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Hard to defend politicians who lie

President Donald Trump can be difficult to defend.
President Donald Trump can be difficult to defend. (Evan Vucci / AP)

There's nothing wrong with checking in with “the other side” and their opinions given the heated political debate that rages on these days. A problem arises, however when that other side is reduced to stating non-facts — also known as lying — when defending a position. To tell the truth would cripple their argument.

A recent letter in The Sun chastised the paper for the left-leaning take on their coverage of our Twitterer-in-Chief. The letter went on with negative opinions on various subjects, but when it came to stating a fact, the writer revealed his Donald Trump-like disdain for the truth in characterizing the Barack Obama years as those of “economic stagnation” (“Could The Sun be more anti-Trump?” Jan. 18).

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The Dow Jones Industrial Average is probably the standard most often used to take the economic temperature of the country. It doesn't really reflect anything other than that, but it is a useful indicator for what it does. How stagnant was the economy under our previous president? When President Obama was inaugurated in January of 2009, the average stood at 7,949. When he left office in January of 2017, it stood at 19,732, having more than doubled. Only a purveyor of "alternative facts," an invention of the current administration, could call this stagnation.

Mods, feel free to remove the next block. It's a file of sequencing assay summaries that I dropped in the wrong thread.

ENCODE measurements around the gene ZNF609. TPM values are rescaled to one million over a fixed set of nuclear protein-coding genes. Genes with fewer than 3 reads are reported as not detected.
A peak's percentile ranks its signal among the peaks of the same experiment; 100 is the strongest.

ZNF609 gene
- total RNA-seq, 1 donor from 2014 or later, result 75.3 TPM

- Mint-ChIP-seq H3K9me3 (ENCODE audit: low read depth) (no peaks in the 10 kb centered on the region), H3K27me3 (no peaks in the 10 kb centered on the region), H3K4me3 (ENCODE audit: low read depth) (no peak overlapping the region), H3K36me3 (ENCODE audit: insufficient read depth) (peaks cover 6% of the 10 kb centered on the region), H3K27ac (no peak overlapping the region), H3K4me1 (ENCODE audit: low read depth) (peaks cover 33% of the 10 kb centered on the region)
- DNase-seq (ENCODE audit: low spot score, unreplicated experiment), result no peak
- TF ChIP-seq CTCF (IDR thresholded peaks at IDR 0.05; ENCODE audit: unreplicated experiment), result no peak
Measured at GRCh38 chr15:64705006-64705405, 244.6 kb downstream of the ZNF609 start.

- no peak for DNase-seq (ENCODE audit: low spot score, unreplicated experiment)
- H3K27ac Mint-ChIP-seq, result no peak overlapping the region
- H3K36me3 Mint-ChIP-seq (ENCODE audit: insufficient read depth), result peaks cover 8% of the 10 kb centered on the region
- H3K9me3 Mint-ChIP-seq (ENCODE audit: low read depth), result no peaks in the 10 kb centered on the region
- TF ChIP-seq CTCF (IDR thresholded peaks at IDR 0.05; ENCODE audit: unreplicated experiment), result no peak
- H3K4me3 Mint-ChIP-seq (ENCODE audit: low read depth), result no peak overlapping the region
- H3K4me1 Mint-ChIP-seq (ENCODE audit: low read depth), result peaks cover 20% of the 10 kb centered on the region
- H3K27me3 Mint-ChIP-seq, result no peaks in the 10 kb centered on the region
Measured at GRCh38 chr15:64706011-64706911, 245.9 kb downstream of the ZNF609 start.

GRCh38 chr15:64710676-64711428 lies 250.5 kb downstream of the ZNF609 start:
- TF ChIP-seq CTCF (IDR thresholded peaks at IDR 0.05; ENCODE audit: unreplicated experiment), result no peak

It is not the fault of The Sun that the voice of the opposition is so often a mistaken voice. What other recourse does the newspaper have?

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Sig Seidenman, Owings Mills

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